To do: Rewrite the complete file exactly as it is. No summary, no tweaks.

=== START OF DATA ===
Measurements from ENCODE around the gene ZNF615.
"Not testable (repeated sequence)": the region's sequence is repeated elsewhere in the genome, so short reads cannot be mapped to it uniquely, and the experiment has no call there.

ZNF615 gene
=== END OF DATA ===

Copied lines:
Measurements from ENCODE around the gene ZNF615.
"Not testable (repeated sequence)": the region's sequence is repeated elsewhere in the genome, so short reads cannot be mapped to it uniquely, and the experiment has no call there.

ZNF615 gene